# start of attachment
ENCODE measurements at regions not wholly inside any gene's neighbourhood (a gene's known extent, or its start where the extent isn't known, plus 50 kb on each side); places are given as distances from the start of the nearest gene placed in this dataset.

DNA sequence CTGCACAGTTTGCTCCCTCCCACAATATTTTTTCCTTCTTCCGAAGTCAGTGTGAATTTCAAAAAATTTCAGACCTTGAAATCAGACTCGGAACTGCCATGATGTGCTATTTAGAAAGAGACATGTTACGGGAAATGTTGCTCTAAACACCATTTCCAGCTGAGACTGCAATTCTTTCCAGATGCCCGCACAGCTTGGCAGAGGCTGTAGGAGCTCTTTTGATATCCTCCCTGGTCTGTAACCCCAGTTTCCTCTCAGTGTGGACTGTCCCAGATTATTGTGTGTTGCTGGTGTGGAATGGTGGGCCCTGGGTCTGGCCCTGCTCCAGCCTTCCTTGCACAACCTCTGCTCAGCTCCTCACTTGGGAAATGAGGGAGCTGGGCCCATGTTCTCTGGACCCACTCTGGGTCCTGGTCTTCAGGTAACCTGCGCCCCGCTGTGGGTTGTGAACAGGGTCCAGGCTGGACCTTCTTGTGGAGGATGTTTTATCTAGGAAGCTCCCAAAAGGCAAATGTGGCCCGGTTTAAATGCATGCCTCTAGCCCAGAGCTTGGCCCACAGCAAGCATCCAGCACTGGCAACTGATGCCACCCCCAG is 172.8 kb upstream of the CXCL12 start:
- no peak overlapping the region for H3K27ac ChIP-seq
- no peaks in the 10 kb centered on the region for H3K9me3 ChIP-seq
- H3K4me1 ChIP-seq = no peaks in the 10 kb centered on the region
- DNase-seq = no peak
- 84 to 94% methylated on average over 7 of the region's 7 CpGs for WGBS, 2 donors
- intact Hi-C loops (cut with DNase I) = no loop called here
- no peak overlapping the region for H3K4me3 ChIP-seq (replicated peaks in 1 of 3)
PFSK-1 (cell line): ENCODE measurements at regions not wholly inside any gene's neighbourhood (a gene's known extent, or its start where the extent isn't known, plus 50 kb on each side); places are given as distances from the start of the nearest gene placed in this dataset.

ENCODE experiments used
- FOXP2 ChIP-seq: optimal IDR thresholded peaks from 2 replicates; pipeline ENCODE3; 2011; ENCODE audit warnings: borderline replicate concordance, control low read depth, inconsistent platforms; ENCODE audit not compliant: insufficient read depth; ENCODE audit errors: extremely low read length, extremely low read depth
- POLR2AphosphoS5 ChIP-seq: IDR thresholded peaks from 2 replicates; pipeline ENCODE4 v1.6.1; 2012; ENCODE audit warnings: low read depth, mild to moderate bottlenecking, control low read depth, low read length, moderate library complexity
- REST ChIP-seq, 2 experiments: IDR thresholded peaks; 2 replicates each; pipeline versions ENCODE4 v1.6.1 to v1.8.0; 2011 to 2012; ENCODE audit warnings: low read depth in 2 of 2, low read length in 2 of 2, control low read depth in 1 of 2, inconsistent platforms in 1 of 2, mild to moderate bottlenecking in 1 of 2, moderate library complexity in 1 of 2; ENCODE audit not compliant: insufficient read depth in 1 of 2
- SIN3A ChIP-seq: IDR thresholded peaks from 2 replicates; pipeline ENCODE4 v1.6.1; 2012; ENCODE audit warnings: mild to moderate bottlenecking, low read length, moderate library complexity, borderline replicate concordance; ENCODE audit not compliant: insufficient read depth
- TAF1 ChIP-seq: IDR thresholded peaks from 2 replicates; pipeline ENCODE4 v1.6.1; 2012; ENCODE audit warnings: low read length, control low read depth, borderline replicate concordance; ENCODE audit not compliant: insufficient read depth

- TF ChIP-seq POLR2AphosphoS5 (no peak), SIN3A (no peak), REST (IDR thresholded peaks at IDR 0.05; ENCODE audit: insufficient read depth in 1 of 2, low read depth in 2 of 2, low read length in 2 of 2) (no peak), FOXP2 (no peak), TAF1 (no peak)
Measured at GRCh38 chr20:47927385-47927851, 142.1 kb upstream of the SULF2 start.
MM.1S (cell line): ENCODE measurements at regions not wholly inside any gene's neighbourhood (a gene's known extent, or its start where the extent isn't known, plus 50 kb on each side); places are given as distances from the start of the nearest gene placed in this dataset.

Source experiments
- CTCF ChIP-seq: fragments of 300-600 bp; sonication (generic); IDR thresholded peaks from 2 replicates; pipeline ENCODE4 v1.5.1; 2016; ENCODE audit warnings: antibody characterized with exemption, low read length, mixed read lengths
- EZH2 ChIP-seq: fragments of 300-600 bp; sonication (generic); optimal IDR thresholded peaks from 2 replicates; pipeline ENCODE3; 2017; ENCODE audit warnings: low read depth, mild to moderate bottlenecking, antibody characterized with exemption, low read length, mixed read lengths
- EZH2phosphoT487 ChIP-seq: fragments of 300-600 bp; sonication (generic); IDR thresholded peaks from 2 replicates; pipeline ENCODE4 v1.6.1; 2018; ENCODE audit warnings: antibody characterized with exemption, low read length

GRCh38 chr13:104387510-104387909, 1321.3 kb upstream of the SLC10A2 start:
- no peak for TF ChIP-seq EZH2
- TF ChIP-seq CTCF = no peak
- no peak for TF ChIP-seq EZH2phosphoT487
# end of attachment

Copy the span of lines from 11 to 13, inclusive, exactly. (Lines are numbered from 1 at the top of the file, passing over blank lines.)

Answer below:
ENCODE experiments used
- FOXP2 ChIP-seq: optimal IDR thresholded peaks from 2 replicates; pipeline ENCODE3; 2011; ENCODE audit warnings: borderline replicate concordance, control low read depth, inconsistent platforms; ENCODE audit not compliant: insufficient read depth; ENCODE audit errors: extremely low read length, extremely low read depth
- POLR2AphosphoS5 ChIP-seq: IDR thresholded peaks from 2 replicates; pipeline ENCODE4 v1.6.1; 2012; ENCODE audit warnings: low read depth, mild to moderate bottlenecking, control low read depth, low read length, moderate library complexity